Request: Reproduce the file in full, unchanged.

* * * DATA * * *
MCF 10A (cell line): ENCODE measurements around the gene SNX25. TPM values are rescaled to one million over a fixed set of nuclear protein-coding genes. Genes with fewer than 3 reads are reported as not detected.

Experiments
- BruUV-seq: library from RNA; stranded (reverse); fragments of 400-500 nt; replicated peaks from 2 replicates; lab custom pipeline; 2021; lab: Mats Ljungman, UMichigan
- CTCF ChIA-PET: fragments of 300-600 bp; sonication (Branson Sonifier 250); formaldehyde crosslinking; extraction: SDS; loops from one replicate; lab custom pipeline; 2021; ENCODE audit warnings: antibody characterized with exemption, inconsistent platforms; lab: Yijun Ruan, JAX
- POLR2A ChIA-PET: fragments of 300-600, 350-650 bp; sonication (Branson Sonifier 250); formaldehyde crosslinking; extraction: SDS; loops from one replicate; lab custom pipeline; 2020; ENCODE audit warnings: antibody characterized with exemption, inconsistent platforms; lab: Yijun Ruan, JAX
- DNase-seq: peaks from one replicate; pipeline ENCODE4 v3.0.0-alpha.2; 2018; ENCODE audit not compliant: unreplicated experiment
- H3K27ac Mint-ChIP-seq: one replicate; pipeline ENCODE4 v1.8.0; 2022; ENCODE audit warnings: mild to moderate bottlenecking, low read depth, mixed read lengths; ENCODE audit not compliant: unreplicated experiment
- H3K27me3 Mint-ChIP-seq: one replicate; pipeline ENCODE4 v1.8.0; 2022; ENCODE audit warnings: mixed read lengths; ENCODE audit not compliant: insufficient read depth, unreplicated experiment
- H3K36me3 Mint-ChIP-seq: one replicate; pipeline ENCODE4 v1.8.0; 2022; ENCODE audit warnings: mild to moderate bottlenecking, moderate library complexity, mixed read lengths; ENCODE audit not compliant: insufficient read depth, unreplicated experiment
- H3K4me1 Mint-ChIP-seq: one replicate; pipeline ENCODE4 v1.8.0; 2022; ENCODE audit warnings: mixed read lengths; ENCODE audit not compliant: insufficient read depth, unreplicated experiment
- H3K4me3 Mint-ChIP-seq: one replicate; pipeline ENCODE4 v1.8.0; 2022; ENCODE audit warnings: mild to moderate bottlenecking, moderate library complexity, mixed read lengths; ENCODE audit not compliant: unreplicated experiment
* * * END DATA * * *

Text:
MCF 10A (cell line): ENCODE measurements around the gene SNX25. TPM values are rescaled to one million over a fixed set of nuclear protein-coding genes. Genes with fewer than 3 reads are reported as not detected.

Experiments
- BruUV-seq: library from RNA; stranded (reverse); fragments of 400-500 nt; replicated peaks from 2 replicates; lab custom pipeline; 2021; lab: Mats Ljungman, UMichigan
- CTCF ChIA-PET: fragments of 300-600 bp; sonication (Branson Sonifier 250); formaldehyde crosslinking; extraction: SDS; loops from one replicate; lab custom pipeline; 2021; ENCODE audit warnings: antibody characterized with exemption, inconsistent platforms; lab: Yijun Ruan, JAX
- POLR2A ChIA-PET: fragments of 300-600, 350-650 bp; sonication (Branson Sonifier 250); formaldehyde crosslinking; extraction: SDS; loops from one replicate; lab custom pipeline; 2020; ENCODE audit warnings: antibody characterized with exemption, inconsistent platforms; lab: Yijun Ruan, JAX
- DNase-seq: peaks from one replicate; pipeline ENCODE4 v3.0.0-alpha.2; 2018; ENCODE audit not compliant: unreplicated experiment
- H3K27ac Mint-ChIP-seq: one replicate; pipeline ENCODE4 v1.8.0; 2022; ENCODE audit warnings: mild to moderate bottlenecking, low read depth, mixed read lengths; ENCODE audit not compliant: unreplicated experiment
- H3K27me3 Mint-ChIP-seq: one replicate; pipeline ENCODE4 v1.8.0; 2022; ENCODE audit warnings: mixed read lengths; ENCODE audit not compliant: insufficient read depth, unreplicated experiment
- H3K36me3 Mint-ChIP-seq: one replicate; pipeline ENCODE4 v1.8.0; 2022; ENCODE audit warnings: mild to moderate bottlenecking, moderate library complexity, mixed read lengths; ENCODE audit not compliant: insufficient read depth, unreplicated experiment
- H3K4me1 Mint-ChIP-seq: one replicate; pipeline ENCODE4 v1.8.0; 2022; ENCODE audit warnings: mixed read lengths; ENCODE audit not compliant: insufficient read depth, unreplicated experiment
- H3K4me3 Mint-ChIP-seq: one replicate; pipeline ENCODE4 v1.8.0; 2022; ENCODE audit warnings: mild to moderate bottlenecking, moderate library complexity, mixed read lengths; ENCODE audit not compliant: unreplicated experiment